Adventure opens up a world of physio

Melissa McConaghy stands to the right of the image as she talks to some patients.

Adventure opens up a world of physio

Melissa McConaghy stands to the right of the image as she talks to some patients.

Before she became a new member of the APA Board of Directors, Dr Melissa McConaghy FACP explored the world and the many options that the physiotherapy profession offers at home and abroad.

Melissa McConaghy was in the middle of teaching a course in London when her phone began beeping madly.

While trying to continue with the instruction, a mildly distracted Melissa apologised to course participants and quickly checked, thinking it could be about her children.

The pings were messages of congratulations from back home in Australia—she’d just been named Physiotherapist of the Year in the Allied Health Awards.

‘I read the messages and I remember I was shaking and I said, “Oh guys, I know I’m teaching you but hang on, I just need a moment”,’ Melissa recalls.

Although she was halfway around the world, in that instant Melissa’s heart was back in Sydney, the home town she’d returned to and in which she had set up two businesses after travelling and working overseas for many years.

The 2019 Physiotherapist of the Year award kicked off an incredible year for Melissa, who would go on to receive the APA New South Wales Branch Council’s Contribution to the Profession award.

Both awards came off the back of an industrious time for the Specialist Neurologist Physiotherapist (as awarded by the Australian College of Physiotherapists in 2010), who had founded an annual online conference on Parkinson’s disease the year before.

The conference, attended by up to 10,000 delegates from across physiotherapy and other health professions, has raised an incredible $200,000 for charity partners.

Not long before that, she had also founded PD Warrior—her biggest professional achievement to date (see details below).

‘I think winning any award is amazing—just to know that what you do in your daily life can be recognised in such a way,’ Melissa says.

‘When I won the New South Wales Branch award, it was huge because the candidates and the finalists were very well-known people. To be among them was an honour, let alone to actually win the award.’

These accolades, along with a HESTA Impact Award for her contribution to health in 2022, number among Melissa’s extensive achievements and interests in the area of neurological physiotherapy.

It is a field for which she developed a passion as a new graduate on rotation at Bankstown-Lidcombe Hospital in Sydney’s south-west. It was here that Melissa was first introduced to one of the biggest influences on her early professional life, her supervisor Karl Schurr APAM.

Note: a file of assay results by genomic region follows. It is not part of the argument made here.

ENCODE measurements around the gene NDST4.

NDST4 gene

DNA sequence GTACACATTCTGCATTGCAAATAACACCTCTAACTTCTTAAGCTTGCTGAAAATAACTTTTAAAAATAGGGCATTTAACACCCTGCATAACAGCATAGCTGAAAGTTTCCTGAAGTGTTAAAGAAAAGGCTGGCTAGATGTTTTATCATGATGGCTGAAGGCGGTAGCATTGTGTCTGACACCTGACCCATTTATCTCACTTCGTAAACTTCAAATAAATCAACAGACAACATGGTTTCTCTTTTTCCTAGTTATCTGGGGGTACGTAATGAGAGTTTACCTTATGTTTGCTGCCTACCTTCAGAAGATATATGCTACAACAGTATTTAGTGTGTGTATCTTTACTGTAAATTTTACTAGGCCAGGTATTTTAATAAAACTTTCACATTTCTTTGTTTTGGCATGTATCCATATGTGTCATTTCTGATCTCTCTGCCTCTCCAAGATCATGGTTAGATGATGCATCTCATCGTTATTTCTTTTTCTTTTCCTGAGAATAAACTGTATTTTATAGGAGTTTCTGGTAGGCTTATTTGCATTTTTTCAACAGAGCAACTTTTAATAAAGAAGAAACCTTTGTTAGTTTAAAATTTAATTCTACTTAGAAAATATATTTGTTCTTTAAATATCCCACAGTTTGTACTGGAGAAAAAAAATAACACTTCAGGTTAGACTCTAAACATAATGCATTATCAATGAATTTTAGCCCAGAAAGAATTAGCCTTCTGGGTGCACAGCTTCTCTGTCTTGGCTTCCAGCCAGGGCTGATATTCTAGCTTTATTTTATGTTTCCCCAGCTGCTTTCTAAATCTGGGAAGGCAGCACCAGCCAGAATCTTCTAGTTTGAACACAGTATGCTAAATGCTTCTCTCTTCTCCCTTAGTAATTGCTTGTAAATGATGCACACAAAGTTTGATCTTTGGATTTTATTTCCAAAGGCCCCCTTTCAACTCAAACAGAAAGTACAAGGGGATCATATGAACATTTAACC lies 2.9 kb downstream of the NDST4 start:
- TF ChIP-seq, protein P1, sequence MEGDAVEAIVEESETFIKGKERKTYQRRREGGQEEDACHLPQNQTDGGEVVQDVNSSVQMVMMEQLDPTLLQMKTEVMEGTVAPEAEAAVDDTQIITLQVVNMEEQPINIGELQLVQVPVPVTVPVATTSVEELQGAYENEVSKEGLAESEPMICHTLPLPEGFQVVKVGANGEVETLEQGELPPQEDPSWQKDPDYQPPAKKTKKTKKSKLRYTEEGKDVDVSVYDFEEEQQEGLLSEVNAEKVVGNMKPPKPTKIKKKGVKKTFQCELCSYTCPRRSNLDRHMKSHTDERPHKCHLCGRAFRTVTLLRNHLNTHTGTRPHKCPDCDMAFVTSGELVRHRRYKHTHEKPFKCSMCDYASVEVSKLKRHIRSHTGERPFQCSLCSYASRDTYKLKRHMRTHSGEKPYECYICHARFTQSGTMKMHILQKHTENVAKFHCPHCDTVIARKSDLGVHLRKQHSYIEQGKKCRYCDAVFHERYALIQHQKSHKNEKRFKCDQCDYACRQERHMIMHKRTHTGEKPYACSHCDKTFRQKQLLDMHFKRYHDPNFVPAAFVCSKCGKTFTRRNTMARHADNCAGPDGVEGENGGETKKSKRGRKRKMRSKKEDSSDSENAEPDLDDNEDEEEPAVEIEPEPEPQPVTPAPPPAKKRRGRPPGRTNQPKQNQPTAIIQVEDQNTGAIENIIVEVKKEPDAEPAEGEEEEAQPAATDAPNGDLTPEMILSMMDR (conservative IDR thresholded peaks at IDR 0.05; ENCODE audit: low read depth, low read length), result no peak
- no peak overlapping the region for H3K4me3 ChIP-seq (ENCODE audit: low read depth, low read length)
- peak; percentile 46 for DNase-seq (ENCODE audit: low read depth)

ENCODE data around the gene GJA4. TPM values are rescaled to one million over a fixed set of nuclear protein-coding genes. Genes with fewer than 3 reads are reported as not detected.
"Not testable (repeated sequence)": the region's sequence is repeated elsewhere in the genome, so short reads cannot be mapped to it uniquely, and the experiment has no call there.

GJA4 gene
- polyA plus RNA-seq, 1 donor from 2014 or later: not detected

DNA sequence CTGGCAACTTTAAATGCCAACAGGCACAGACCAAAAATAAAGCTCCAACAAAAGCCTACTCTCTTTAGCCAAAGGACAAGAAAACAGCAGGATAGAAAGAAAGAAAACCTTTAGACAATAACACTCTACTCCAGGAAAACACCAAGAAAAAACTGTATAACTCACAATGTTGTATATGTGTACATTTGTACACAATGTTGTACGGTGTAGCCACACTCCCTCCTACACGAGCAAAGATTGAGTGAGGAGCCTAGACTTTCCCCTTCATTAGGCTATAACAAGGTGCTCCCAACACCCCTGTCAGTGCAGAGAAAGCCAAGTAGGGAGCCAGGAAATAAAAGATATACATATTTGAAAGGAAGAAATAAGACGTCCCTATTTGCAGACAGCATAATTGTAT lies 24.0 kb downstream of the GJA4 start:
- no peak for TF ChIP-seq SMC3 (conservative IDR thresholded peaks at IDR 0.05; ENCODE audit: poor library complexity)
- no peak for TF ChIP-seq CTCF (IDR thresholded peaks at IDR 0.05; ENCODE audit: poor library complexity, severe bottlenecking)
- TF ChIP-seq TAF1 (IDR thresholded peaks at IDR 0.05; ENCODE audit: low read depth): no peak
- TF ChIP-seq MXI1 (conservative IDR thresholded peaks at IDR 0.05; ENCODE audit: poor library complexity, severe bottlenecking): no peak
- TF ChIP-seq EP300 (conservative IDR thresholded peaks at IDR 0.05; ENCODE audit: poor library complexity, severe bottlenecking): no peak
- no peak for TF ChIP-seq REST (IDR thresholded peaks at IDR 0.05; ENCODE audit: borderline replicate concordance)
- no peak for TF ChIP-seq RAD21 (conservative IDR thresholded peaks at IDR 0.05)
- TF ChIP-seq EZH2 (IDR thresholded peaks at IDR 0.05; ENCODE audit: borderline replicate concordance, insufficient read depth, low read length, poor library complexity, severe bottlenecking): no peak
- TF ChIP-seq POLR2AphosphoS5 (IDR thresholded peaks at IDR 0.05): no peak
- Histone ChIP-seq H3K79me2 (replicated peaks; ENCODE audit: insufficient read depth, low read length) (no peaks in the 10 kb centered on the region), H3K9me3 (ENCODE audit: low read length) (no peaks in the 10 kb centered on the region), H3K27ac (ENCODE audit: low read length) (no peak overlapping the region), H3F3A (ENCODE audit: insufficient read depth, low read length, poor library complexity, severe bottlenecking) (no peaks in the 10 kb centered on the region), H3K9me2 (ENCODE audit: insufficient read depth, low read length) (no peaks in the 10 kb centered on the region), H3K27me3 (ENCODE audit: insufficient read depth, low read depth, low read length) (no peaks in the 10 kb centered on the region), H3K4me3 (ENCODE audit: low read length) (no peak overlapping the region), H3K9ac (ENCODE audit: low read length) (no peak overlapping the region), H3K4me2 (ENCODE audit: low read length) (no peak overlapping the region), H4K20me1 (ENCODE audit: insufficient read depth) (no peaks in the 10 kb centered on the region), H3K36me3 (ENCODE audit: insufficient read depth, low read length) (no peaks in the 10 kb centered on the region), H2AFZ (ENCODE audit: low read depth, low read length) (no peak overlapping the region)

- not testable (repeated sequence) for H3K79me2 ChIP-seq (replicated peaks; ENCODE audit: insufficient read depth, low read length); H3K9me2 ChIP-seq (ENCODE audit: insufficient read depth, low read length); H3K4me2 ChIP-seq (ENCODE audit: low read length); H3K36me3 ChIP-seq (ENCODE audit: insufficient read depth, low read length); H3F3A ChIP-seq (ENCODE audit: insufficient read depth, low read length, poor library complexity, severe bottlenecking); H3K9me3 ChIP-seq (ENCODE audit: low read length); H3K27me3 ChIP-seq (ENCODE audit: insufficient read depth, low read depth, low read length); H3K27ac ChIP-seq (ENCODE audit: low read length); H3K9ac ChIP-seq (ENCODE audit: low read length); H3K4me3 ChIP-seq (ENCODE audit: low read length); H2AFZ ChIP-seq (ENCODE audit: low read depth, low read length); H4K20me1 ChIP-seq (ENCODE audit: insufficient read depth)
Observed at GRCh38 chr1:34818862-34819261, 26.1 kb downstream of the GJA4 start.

‘I fell into neuro really; I went to Bankstown to do my year of allocation and I ended up with an incredible student supervisor, Karl Schurr, who many would know was one of the best. He was instrumental in helping me fall in love with neuro.

‘I found it incredibly rewarding to be able to take somebody from needing to be helped out of bed to becoming independent with the basic activities of daily life. I instantly found that incredibly appealing; nothing else felt as impactful after that,’ Melissa says.

After 12 months at Bankstown-Lidcombe Hospital, Melissa set off on the first of her overseas ventures, starting with her appointment as supervisor of the University of New South Wales’ physiotherapy undergraduate clinical placements in India.

After enjoying some time travelling India as a tourist, Melissa spent several more weeks with the students in various locations in India as they treated a broad patient cohort in sometimes very challenging environments and circumstances.

The nature of the work was confronting at times and some patients resorted to fashioning equipment using whatever they could find.

‘I remember horrific stories of people seeking rehab, with local therapists trying to create prosthetic limbs out of PVC piping. It was a phenomenal grassroots experience,’ Melissa says.

Following that, she travelled to Thailand, where she spent the better part of a year working at a school for children with disabilities as an Australian Youth Ambassador for Development.

The school, located just outside of Bangkok, proved to be an eye-opener for Melissa, who marvelled at how much the local physiotherapists could achieve with scant resources.

Being unable to speak Thai presented a few challenges initially, which she overcame with the use of gesturing and very patient colleagues and kids until she could get by in the language.

‘It was an incredible year,’ Melissa says of the experience. ‘It was such a hierarchical model to work within in Thailand and to see what the physios were doing with practically no resources, but still making a difference to children’s lives, was incredibly powerful.’